Why Are We Called Committed Sardines?

Why Are We Called Committed Sardines?

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Nicky and I live a very busy and full life of travel and talk, so whenever we start feeling overwhelmed by our schedule, there’s a place we like to visit. It’s the Monterey Aquarium in Monterey, California – the world’s greatest aquarium in our opinion. We were there recently, and after we paid for our tickets, we walked inside. On the right-hand side, there’s a gift shop where they play a video about the Blue Whale.

The Blue Whale is largest and at 190 decibels, the loudest mammal on Earth. A Blue Whale weighs more than a fully loaded 737. It is the length of 2 1/2 transport buses put an end to end. It has a heart size of Volkswagen Beetle, a tongue 8 feet long; and it weighs more than 25 elephants. A baby Blue Whale is estimated to gain 15 pounds an hour in its first year of life. A very little known fact about the Blue Whale is that it is so mammoth that if it is swimming in one direction, and wants to turn and go in another direction,  it takes a Blue Whale 3 to 5 minutes to turn 180 degrees. There are a lot of people in education today who draw a strong parallel between the Blue Whale and our existing school systems. Both seem to take forever to turn around.

But if you walk past the video on the Blue Whale, turn to the left and walk on for about 50 yards, you come to what we consider to be the absolute center piece of the aquarium. It’s a ten-story, all glass tank, inside of which the aquarium staff has placed many of the creatures that are indigenous to the Monterey Bay. If you’ve ever read John Steinbeck’s Cannery Row, you will know that a century ago every year in the inner Monterey Bay, there used to appear schools of fish – actually they were schools of sardines  -that were the length, width, and depth of city blocks. Schools of sardines that had a mass, not of one, two, or three Blue Whales, but of a thousand.

Never doubt that a small group of thoughtful committed people can change the world. Indeed it the only thing that ever has…Margaret Mead

But there’s a fundamental difference between the way a Blue Whale turns around – three to five minutes – and the way a school of sardines turns around – instantly. How do the sardines do it? How do they know when to turn? Is it ESP? Is it Twitter? Are they using Facebook or Snapchat? Because we were curious, we walked up to the tank and pressed our noses against the glass and stared at the massive school of sardines that was swimming around inside.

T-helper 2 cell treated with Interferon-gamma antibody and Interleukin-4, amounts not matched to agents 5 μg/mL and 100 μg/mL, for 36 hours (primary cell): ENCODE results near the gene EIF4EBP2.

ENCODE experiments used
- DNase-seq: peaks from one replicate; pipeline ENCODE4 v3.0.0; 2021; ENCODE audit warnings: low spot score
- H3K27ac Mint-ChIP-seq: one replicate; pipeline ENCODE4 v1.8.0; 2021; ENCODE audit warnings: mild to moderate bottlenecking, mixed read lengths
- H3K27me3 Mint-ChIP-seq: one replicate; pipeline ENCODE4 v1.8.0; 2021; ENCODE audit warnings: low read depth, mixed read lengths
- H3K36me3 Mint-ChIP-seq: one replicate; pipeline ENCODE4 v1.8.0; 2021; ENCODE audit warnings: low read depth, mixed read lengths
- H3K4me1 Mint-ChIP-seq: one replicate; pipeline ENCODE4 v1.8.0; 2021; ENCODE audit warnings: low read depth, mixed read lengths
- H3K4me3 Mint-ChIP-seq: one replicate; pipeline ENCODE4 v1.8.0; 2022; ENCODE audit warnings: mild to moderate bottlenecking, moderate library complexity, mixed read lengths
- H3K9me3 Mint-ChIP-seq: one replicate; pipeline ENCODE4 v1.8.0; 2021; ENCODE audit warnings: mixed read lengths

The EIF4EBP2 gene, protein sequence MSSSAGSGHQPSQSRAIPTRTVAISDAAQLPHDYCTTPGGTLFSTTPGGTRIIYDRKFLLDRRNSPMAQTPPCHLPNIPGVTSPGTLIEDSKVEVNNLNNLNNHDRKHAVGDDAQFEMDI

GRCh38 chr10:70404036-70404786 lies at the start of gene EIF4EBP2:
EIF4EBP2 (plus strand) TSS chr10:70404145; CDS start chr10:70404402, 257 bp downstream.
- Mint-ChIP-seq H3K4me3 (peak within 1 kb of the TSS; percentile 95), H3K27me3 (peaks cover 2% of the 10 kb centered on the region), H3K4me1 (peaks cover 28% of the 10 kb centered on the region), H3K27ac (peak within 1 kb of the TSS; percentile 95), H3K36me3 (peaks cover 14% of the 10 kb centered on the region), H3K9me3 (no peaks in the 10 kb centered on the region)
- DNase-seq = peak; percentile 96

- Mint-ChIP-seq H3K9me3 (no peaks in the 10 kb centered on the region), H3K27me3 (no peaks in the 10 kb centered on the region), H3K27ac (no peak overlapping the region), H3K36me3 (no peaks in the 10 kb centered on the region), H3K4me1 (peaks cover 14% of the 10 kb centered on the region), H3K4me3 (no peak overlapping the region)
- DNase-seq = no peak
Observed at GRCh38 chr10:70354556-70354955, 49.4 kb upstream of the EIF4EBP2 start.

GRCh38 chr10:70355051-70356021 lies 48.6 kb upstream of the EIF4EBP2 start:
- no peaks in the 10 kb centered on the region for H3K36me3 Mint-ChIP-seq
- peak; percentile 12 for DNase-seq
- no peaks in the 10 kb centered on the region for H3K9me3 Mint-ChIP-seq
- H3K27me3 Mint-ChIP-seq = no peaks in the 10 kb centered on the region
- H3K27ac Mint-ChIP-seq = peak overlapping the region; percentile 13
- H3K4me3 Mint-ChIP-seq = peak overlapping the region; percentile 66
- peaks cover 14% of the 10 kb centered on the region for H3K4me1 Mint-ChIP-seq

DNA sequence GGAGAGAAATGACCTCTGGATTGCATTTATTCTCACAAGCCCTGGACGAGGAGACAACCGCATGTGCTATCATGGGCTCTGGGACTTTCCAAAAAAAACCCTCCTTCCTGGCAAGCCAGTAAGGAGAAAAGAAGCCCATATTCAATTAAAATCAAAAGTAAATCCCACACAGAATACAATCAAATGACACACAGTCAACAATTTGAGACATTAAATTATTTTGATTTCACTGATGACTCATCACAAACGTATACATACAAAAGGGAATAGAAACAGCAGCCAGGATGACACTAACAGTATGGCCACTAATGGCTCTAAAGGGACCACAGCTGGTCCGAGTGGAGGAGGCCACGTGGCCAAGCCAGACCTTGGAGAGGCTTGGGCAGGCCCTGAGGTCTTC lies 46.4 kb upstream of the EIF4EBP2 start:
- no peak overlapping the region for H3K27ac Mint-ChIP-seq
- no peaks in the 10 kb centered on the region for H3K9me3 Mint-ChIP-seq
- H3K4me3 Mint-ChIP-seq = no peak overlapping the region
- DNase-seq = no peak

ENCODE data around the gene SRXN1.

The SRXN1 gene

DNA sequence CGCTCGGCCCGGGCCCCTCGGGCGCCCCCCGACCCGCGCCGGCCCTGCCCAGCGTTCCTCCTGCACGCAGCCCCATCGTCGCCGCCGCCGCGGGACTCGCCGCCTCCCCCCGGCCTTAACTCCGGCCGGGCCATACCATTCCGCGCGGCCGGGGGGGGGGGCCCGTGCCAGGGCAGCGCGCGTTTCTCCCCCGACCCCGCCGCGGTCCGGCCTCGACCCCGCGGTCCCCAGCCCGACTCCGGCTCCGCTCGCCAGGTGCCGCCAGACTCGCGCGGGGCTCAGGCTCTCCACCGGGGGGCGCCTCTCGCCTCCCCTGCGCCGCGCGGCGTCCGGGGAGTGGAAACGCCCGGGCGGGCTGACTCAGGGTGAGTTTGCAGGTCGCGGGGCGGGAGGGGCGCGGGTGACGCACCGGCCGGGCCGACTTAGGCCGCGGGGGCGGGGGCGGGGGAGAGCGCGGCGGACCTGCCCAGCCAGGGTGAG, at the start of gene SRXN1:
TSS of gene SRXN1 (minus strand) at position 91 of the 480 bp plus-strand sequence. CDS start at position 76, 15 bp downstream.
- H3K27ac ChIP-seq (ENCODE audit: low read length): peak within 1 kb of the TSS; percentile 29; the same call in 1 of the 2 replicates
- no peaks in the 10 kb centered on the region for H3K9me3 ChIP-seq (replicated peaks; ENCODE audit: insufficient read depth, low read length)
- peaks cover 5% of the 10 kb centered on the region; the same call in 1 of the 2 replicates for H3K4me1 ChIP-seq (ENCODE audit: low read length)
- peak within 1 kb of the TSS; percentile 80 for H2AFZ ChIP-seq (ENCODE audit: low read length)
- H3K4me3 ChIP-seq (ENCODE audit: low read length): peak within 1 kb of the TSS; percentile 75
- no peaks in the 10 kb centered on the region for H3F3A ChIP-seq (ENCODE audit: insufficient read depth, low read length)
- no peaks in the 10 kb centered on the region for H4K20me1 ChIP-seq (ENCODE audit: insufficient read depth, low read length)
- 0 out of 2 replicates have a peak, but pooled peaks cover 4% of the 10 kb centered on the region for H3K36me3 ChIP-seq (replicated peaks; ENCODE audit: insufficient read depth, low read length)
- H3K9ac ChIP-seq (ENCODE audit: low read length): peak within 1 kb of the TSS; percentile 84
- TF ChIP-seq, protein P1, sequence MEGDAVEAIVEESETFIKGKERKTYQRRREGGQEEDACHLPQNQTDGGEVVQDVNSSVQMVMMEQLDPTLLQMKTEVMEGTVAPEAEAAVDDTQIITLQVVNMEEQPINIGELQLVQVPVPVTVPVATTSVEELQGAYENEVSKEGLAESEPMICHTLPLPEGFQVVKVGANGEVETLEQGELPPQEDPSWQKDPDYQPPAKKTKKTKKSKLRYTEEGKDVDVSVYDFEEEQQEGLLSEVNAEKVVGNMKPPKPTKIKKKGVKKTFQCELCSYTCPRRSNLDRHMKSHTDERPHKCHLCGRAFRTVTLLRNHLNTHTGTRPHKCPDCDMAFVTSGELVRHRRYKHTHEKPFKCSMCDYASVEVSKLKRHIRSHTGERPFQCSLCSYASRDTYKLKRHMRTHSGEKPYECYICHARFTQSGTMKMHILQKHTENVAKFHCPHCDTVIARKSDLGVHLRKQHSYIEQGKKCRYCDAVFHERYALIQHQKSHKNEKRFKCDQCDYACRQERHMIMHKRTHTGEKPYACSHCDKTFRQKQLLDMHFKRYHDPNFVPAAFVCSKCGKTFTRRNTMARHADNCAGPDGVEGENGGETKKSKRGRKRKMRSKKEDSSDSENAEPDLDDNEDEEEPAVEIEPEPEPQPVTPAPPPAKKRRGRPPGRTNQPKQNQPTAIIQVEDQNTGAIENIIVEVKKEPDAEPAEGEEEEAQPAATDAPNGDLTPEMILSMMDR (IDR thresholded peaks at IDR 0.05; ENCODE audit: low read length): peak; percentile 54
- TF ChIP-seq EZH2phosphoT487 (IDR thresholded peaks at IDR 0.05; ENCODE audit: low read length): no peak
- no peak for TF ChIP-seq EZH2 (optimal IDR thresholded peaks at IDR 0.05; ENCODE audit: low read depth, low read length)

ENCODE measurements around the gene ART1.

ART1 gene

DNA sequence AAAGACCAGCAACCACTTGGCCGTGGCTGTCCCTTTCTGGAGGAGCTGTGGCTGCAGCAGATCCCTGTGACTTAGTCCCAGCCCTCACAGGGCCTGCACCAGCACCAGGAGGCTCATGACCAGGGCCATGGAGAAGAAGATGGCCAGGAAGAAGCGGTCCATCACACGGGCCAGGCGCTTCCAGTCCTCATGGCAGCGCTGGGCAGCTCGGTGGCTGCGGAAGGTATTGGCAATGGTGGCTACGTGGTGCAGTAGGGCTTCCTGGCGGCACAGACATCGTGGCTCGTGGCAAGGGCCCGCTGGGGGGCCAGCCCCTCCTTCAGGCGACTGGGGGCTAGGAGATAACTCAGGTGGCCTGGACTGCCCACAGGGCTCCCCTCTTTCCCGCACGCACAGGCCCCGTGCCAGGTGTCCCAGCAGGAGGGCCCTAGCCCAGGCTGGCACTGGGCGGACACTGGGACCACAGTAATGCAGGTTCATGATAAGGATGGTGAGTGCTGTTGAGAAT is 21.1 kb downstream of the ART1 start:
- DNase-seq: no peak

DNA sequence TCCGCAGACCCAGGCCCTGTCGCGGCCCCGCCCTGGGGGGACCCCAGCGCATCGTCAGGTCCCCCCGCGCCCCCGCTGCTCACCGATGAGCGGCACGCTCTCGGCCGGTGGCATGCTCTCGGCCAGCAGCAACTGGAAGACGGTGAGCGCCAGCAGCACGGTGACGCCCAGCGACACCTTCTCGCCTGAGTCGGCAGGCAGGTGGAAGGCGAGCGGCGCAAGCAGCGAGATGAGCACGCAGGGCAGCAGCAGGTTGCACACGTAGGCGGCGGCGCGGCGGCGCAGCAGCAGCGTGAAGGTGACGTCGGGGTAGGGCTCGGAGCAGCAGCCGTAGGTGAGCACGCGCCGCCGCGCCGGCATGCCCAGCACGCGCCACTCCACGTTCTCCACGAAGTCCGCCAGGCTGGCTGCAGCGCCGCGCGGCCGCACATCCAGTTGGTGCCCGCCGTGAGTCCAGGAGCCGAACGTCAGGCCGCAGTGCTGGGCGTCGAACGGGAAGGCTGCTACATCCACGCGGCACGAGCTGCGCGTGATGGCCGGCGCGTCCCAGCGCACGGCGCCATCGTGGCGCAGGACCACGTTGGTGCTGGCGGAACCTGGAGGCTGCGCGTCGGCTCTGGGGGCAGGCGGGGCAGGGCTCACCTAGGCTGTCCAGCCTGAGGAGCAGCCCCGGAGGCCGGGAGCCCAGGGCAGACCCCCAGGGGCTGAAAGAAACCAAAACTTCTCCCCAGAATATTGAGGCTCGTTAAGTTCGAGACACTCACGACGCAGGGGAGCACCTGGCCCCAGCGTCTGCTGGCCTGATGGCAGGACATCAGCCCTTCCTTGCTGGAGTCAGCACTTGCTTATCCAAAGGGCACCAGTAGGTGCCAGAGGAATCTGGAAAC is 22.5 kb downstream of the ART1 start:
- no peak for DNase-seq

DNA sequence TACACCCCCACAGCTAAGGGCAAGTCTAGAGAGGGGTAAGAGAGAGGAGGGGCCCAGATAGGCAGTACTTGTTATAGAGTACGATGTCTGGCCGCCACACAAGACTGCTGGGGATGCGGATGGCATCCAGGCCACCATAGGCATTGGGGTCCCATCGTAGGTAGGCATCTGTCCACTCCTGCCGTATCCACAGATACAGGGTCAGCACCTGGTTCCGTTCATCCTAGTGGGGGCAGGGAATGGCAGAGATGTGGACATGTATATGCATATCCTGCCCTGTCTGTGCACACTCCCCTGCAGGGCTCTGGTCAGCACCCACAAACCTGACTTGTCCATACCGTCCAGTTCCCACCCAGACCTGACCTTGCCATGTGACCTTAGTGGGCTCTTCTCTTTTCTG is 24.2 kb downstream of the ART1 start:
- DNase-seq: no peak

At first, the sardines appeared to all be swimming in the same direction. However, after a while, as our eyes adjusted to the light, we began to realize, slowly at first, that at any one time, there would be a small group of sardines that were swimming in another direction – and when they did this, they caused conflict, discomfort, and distress.

But finally, when a critical mass of truly committed sardines was reached – not 50 or 60% of the sardines who wanted to change – but 10 to 15% who truly believed in change – the rest of the school instantly turned and followed. This is exactly what has happened over the past few years with our perspectives about things such as tobacco, the unacceptability of drinking and driving, the emergence of social media, or concern about climate change. Each one of these shifts in attitude was an overnight success that was years in the making even though they seemed to happen overnight.

 

Our question is – who amongst you is willing to become a Committed Sardine? Who amongst you is willing to swim against the flow? Who amongst you is willing to swim against conventional wisdom, against our longstanding and traditional practices and assumptions about education – and begin to move our schools, begin to move our students, our communities and our nations – from where they are to where they need to be? That’s why we’re called Committed Sardines!

Never doubt that a small group of thoughtful committed people can change the world. Indeed it the only thing that ever has…Margaret Mead

The only thing worse than not being able to see, is being able to see and having no vision…Helen Keller

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